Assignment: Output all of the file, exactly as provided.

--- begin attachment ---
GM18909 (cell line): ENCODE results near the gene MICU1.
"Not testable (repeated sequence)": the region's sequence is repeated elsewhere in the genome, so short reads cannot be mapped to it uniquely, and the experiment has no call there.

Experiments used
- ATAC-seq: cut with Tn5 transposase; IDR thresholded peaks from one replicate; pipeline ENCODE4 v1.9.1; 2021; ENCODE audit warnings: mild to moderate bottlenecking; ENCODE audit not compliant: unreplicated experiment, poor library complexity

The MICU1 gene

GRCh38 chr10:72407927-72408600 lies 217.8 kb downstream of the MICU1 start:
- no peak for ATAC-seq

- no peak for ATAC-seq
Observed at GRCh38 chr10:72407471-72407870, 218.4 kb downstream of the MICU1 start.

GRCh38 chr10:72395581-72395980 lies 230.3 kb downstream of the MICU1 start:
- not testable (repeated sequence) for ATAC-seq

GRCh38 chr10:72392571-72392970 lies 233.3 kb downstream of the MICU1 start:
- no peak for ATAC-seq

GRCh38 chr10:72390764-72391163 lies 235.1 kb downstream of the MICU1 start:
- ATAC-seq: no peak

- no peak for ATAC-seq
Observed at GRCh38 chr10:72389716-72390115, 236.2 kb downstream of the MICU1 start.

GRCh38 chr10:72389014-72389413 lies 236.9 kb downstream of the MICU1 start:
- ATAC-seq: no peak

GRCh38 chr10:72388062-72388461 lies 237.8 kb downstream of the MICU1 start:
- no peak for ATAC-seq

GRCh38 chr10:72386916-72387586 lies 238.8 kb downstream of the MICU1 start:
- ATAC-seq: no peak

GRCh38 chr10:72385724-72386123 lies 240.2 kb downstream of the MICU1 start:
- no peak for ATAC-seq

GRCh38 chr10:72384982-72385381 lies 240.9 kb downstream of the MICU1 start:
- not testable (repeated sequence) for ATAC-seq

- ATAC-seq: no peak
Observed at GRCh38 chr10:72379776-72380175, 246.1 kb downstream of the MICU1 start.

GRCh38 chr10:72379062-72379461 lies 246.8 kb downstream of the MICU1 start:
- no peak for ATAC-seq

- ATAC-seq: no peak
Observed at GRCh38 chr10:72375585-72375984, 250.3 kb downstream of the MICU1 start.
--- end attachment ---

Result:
GM18909 (cell line): ENCODE results near the gene MICU1.
"Not testable (repeated sequence)": the region's sequence is repeated elsewhere in the genome, so short reads cannot be mapped to it uniquely, and the experiment has no call there.

Experiments used
- ATAC-seq: cut with Tn5 transposase; IDR thresholded peaks from one replicate; pipeline ENCODE4 v1.9.1; 2021; ENCODE audit warnings: mild to moderate bottlenecking; ENCODE audit not compliant: unreplicated experiment, poor library complexity

The MICU1 gene

GRCh38 chr10:72407927-72408600 lies 217.8 kb downstream of the MICU1 start:
- no peak for ATAC-seq

- no peak for ATAC-seq
Observed at GRCh38 chr10:72407471-72407870, 218.4 kb downstream of the MICU1 start.

GRCh38 chr10:72395581-72395980 lies 230.3 kb downstream of the MICU1 start:
- not testable (repeated sequence) for ATAC-seq

GRCh38 chr10:72392571-72392970 lies 233.3 kb downstream of the MICU1 start:
- no peak for ATAC-seq

GRCh38 chr10:72390764-72391163 lies 235.1 kb downstream of the MICU1 start:
- ATAC-seq: no peak

- no peak for ATAC-seq
Observed at GRCh38 chr10:72389716-72390115, 236.2 kb downstream of the MICU1 start.

GRCh38 chr10:72389014-72389413 lies 236.9 kb downstream of the MICU1 start:
- ATAC-seq: no peak

GRCh38 chr10:72388062-72388461 lies 237.8 kb downstream of the MICU1 start:
- no peak for ATAC-seq

GRCh38 chr10:72386916-72387586 lies 238.8 kb downstream of the MICU1 start:
- ATAC-seq: no peak

GRCh38 chr10:72385724-72386123 lies 240.2 kb downstream of the MICU1 start:
- no peak for ATAC-seq

GRCh38 chr10:72384982-72385381 lies 240.9 kb downstream of the MICU1 start:
- not testable (repeated sequence) for ATAC-seq

- ATAC-seq: no peak
Observed at GRCh38 chr10:72379776-72380175, 246.1 kb downstream of the MICU1 start.

GRCh38 chr10:72379062-72379461 lies 246.8 kb downstream of the MICU1 start:
- no peak for ATAC-seq

- ATAC-seq: no peak
Observed at GRCh38 chr10:72375585-72375984, 250.3 kb downstream of the MICU1 start.